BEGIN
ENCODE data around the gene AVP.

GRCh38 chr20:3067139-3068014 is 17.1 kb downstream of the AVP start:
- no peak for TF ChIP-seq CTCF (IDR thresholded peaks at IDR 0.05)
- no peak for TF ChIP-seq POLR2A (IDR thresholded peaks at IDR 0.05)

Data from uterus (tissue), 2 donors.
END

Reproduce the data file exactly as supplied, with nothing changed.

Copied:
ENCODE data around the gene AVP.

GRCh38 chr20:3067139-3068014 is 17.1 kb downstream of the AVP start:
- no peak for TF ChIP-seq CTCF (IDR thresholded peaks at IDR 0.05)
- no peak for TF ChIP-seq POLR2A (IDR thresholded peaks at IDR 0.05)

Data from uterus (tissue), 2 donors.